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Jehovah's Witnesses in the News


Jehovah's Witnesses file $100,000 suit to Silence Whistle-blower Website

Legal proceedings before the Ontario Superior Court were initiated on September 8, 2005 by the WatchTower Bible and Tract Society of Pennsylvania (hereinafter WTBTS), the legal corporation used by Jehovah’s Witnesses for their publishing operations, against Peter Mosier, owner and operator of the website located at: http://quotes.watchtower.ca.

Jehovah’s Witnesses, who publicly trumpet their past legal battles to protect freedom of the press, expression, and religion, file suit for monetary damages against a web site that does nothing more than quote interesting excerpts from their own religious literature, which they have printed and freely distributed to the public for decades.

The law suit seeks monetary punitive damages and a court ordered silencing of the aforementioned website, which does nothing more than provide a well researched and topically organized collection of interesting and esoteric quotations from more than one hundred years of religious literature published by Jehovah’s Witnesses.


This in spite of their public sentiment expressed in the August 15, 1950 issue of The Watchtower, page 263, "The Watchtower… invites careful and critical examination of its contents in the light of the Scriptures." In the May 15, 1957 issue of The Watchtower, on pages 313-315 the WTBTS encouraged readers thusly, "Do you dig out older publications to expand and deepen your knowledge on subjects about which questions arise? Have you really studied these earlier publications? ... There is much in the way of spiritual riches and aids toward mature knowledge in these earlier publications, and their study is most certainly worth your time."


The Open Press, September 24, 2005 by Danny Haszard

Hearing on wrongful death held

A hearing began yesterday to determine whether the Jehovah's Witness religious order should be brought to trial in a wrongful death lawsuit filed by a man who blames the church for his daughter's death.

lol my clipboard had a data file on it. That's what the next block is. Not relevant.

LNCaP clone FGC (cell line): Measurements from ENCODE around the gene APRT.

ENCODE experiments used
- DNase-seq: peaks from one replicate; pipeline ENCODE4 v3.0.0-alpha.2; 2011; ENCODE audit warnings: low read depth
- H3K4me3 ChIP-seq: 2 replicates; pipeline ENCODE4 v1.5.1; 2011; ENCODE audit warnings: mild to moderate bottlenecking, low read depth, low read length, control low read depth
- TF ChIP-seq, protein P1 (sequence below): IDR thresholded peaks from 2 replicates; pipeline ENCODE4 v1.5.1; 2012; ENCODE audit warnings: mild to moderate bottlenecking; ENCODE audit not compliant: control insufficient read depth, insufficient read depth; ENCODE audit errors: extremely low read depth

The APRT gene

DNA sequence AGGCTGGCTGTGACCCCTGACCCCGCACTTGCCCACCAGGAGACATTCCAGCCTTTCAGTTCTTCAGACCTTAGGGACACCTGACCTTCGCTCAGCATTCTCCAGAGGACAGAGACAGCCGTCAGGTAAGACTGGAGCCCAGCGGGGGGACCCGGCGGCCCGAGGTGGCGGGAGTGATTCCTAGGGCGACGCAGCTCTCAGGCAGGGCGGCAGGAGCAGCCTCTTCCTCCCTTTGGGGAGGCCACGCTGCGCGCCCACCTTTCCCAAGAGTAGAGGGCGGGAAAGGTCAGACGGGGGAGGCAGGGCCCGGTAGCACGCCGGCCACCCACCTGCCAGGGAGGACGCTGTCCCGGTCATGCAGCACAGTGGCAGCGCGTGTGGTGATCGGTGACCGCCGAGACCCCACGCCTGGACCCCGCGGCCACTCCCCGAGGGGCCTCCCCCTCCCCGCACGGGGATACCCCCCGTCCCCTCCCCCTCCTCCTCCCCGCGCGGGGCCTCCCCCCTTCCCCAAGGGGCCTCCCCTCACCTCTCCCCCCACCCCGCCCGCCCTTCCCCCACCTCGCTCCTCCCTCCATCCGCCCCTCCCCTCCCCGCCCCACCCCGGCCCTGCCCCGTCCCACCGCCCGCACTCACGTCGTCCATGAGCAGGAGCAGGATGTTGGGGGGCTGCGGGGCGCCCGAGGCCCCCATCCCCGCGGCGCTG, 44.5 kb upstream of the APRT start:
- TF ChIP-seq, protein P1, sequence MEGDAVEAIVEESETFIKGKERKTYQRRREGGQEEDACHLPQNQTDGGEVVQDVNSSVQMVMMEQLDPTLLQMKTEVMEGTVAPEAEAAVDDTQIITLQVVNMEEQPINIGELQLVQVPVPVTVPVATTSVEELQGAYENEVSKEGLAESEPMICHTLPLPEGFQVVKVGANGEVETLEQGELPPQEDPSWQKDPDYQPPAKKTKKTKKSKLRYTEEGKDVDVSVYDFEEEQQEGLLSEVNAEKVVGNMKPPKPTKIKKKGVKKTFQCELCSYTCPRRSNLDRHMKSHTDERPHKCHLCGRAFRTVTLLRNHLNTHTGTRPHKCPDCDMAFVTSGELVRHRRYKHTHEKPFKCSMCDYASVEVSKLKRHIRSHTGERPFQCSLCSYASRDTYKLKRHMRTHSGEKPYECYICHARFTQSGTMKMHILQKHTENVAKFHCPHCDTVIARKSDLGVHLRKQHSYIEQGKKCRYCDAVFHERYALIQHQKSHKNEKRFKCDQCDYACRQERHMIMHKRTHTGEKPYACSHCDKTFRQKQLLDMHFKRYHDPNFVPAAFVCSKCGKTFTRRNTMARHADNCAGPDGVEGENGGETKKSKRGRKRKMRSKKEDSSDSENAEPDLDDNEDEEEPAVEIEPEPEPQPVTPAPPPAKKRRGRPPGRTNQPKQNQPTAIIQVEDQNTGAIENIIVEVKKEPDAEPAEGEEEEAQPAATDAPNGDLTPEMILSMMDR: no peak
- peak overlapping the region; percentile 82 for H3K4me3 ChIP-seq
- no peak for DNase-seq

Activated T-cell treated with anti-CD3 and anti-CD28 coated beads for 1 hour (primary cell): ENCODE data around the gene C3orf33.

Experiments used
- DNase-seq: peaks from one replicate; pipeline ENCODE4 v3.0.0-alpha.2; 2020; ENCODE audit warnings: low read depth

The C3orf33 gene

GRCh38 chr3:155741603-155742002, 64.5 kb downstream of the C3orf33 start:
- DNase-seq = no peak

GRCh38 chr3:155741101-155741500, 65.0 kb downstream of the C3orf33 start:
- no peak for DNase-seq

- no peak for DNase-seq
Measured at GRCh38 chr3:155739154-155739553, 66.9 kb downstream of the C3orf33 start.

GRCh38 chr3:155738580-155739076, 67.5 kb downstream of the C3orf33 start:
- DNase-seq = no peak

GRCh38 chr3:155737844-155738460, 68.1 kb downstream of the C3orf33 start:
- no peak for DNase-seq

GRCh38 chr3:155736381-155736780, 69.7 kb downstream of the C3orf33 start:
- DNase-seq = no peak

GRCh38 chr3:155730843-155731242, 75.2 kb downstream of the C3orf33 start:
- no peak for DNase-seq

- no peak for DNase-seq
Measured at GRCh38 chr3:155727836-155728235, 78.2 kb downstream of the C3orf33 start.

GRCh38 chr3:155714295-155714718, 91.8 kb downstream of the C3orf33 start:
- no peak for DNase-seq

Lawrence Hughes filed a $1-million lawsuit last August against the Watchtower Bible and Tract Society of Canada, Edmonton's Cross Cancer Institute and several doctors and Jehovah's Witnesses.

In his claim, Hughes says the Jehovah's Witness church's policy against blood transfusions prompted the death of his daughter, Bethany Hughes, from acute myeloid leukemia on Sept. 5, 2002.


Edmonton Sun, May 25, 2005

Jehovah's Witness cancer patient may receive blood transfusion

She went to New York to get away from doctors who insisted on giving her a blood transfusion without her consent. But the 14-year-old Jehovah's Witness with bone cancer may still end up receiving blood. The doctors in New York say they will try harder than Canadian doctors to avoid a transfusion. "Blood transfusions continue to be too widely used," Michael LaCorte, director of the blood avoidance program at Schneider Children's Hospital, stated in an affidavit submitted to British Columbia Supreme Court last week. However, hospital staff also assured the court that if all else fails, the doctors would not let her die because she did not receive blood.

"I have explained [to the child] I cannot give her an absolute guarantee there will not be unexpected exigencies that might result in the use of blood products in her treatment," Jeffrey Lipton, who heads the medical team in charge of the girl's care, told the court. "I believe it is difficult for a physician to give a 100-per-cent guarantee that any medical procedure will be entirely successful."

The girl's struggle to assert her right to take control of her medical care and refuse a blood transfusion has captured the attention of the country, raising questions about whether a minor is mature enough to make such life-and-death decisions. B.C. requires a person to be 18 years old.


Last week, the girl went to Schneider Children's Hospital in New York after an agreement was reached with B.C.'s director of child protection. The family and government officials refused to comment or release details of the agreement. Court orders in B.C. and Ontario prohibit the news media from identifying the girl.

She was diagnosed in December with bone cancer, called osteogenic sarcoma, in her right calf. Her treatment was to include six courses of chemotherapy, each lasting 35 days. Chemotherapy affects the body's ability to replace blood cells, and transfusions are often required.

Her doctor in B.C. advised the girl and her parents that he had never provided chemotherapy treatment without blood transfusions, court documents state.

The doctor said that if a blood transfusion were warranted, he would perform one against the girl's wishes.

The girl consented to the chemotherapy treatment, surgical removal of her tumour and, if necessary, amputation of her leg. But, as a Jehovah's Witness, she would not consent to blood transfusions.

Her refusal is based "on God's word," she said in an interview this month with The Globe and Mail. "[God] told us to abstain from blood and we need to obey his commandments."

In a written statement to court in April, she said a blood transfusion was "no different than somebody getting sexually assaulted or raped or robbed or something."


Associated Press, May 23, 2005 by ROBERT MATAS